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July 21, 2017

The danger of risk aggregation is nothing new to the insurance industry, but a recent joint report by Lloyd’s of London and cyber risk analytics firm, Cyence, just took the conversation up a notch.

The report found that a hypothetical catastrophic cyber-attack targeted against a cloud service provider could result in average losses of $53 billion in just 2-3 days. In the most extreme situations, an attack could cost $121 billion, greater than the total losses from catastrophic natural disasters such as Hurricanes Katrina and Sandy.

This report brings to life what the insurance world has long feared. Unlike other lines of business, which rely on hundreds of years of historical data to hedge risk, cyber insurers struggle to estimate potential losses due to the possibility of aggregate loss scenarios. “Because cyber is virtual, it is such a difficult task to understand how it will accumulate in a big event,” explains Lloyd’s of London Chief Executive Inga Beale.

The report also highlights the problem of insurers not offering ample coverage due to their concern of taking on a risk that is not completely understood. However, insurance buyers are also often wary of purchasing coverage due to a lack of understanding cyber-risks  or the fear that “cyber insurance doesn’t work,” according to a recent Financial Times article.

In fact, the UK’s Prudential Regulation Authority (PRA), a financial services regulatory body, has urged insurers to administer “stress tests” to gauge the e impact of what would happen should insurers’ clients submit a host of claims simultaneously. According to the PRA, insurers should have “board level oversight” of their cyber book’s risk exposure, according to  a recent PYMTS article.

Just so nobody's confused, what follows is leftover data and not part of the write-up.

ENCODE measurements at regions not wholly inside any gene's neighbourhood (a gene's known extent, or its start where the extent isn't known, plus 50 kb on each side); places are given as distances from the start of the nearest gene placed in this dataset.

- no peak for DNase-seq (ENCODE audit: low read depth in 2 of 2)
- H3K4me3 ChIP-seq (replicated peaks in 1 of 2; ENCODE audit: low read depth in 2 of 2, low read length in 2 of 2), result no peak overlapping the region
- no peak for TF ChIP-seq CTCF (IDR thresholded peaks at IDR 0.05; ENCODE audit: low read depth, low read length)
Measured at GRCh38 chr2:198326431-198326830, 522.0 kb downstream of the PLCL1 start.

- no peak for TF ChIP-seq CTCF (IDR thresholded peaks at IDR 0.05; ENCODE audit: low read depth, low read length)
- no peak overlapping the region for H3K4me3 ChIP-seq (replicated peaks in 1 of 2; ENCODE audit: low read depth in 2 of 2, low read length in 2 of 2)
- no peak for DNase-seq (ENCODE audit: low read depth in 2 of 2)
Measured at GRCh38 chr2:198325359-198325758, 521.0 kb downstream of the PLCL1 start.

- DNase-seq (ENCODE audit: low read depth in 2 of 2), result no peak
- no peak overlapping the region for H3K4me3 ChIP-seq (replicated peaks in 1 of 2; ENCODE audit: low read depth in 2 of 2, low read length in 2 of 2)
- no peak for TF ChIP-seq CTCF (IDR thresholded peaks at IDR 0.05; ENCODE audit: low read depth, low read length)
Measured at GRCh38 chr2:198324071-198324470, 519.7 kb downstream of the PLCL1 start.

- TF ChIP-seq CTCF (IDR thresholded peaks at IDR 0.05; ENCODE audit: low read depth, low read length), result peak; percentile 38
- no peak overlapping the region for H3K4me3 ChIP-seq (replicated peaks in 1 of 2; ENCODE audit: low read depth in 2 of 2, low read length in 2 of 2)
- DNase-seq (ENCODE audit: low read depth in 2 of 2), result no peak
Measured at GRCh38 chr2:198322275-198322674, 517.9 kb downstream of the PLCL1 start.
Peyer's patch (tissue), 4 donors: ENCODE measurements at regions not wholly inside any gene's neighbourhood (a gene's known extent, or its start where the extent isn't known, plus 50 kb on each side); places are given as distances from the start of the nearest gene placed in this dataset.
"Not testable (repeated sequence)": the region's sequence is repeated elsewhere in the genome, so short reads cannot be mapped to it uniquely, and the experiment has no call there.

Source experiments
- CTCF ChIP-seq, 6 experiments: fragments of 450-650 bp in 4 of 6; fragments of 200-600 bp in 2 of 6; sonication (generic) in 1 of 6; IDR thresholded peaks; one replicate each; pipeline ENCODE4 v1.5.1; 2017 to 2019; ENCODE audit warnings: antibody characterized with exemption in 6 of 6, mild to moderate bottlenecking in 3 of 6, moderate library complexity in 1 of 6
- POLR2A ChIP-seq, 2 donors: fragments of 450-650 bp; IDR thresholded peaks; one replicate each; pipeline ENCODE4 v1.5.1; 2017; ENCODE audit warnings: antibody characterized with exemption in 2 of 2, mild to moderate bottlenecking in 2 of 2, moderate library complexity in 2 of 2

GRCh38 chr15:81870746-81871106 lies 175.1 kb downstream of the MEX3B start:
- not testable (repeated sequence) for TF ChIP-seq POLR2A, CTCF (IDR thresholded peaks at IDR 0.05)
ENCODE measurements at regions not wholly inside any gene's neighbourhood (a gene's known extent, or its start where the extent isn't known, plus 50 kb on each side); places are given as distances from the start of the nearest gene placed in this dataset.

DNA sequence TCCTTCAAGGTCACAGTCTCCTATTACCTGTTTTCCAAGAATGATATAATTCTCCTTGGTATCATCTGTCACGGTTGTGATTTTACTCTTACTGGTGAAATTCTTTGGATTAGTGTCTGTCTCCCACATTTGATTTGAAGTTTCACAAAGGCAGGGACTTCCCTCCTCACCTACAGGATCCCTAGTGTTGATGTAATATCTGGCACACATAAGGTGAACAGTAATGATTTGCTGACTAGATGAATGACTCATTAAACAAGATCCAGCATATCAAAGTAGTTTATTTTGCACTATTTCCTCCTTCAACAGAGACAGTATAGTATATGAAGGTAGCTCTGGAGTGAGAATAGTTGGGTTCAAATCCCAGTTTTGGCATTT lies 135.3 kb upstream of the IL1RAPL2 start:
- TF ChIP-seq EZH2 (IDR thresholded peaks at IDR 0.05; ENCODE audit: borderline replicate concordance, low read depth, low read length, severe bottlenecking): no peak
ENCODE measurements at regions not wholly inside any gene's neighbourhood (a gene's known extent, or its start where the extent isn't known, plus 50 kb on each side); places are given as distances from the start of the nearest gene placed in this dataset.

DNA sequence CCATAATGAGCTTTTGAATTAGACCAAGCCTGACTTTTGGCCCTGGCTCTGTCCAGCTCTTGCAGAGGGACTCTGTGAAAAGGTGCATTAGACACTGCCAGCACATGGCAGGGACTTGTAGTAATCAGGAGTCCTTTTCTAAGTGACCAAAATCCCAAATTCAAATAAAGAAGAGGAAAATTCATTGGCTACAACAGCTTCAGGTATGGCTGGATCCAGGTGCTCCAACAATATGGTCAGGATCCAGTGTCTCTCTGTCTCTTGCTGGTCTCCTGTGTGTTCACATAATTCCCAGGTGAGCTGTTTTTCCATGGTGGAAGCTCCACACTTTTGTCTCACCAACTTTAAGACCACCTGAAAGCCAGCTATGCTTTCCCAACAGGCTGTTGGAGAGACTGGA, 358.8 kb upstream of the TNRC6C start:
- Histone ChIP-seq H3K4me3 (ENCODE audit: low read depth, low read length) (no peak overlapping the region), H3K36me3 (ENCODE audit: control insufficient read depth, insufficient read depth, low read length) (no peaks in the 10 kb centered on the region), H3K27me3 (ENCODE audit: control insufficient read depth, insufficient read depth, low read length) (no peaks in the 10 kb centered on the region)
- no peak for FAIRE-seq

This concept is far from hypothetical.  The WannaCry ransomware attack in May infected more than 230,000 computers in more than 150 countries. Most recently, TNT Express, a FedEx subsidiary based in the Netherlands, announced that the (not) Petya virus recently crippled supply chain operations. The malware, disguised to appear as a ransomware attack, outright wiped the computers’ data instead. FedEx explained that while the financial impact of the event cannot yet be determined, bottom line losses could be substantial.

Unfortunately, FedEx explained to investors that the company did not have a cyber policy in place that would cover this type of attack. Just goes to show the critical importance for the insurance industry to work together to negate the material risk of an extremely dangerous aggregation of exposure in the market.